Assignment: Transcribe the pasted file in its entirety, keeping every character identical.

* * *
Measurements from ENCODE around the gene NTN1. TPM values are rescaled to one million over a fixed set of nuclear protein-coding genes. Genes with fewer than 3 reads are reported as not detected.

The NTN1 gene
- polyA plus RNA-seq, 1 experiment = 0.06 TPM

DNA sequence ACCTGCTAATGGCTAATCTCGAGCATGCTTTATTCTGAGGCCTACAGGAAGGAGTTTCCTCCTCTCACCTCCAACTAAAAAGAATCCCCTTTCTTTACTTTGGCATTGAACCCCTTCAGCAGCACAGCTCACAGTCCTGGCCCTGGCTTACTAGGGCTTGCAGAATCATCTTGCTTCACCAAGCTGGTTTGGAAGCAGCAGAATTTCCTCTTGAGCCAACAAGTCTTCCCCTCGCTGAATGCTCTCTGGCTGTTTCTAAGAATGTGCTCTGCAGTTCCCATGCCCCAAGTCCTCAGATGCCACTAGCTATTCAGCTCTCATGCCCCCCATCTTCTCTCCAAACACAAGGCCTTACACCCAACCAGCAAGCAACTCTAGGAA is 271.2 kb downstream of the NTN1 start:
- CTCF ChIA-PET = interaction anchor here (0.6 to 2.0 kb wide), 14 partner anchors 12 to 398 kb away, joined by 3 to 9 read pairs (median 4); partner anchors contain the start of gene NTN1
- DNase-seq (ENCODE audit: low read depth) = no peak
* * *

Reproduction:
Measurements from ENCODE around the gene NTN1. TPM values are rescaled to one million over a fixed set of nuclear protein-coding genes. Genes with fewer than 3 reads are reported as not detected.

The NTN1 gene
- polyA plus RNA-seq, 1 experiment = 0.06 TPM

DNA sequence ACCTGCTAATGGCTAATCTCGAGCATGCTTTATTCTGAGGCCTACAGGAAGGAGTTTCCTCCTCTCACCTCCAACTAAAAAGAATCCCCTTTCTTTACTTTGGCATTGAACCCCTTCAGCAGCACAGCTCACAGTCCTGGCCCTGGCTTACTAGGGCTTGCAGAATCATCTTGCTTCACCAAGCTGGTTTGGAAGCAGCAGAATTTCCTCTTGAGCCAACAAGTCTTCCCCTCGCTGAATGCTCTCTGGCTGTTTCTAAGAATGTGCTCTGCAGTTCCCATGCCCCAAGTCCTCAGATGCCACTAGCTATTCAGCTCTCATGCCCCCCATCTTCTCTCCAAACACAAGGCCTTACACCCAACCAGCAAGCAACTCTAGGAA is 271.2 kb downstream of the NTN1 start:
- CTCF ChIA-PET = interaction anchor here (0.6 to 2.0 kb wide), 14 partner anchors 12 to 398 kb away, joined by 3 to 9 read pairs (median 4); partner anchors contain the start of gene NTN1
- DNase-seq (ENCODE audit: low read depth) = no peak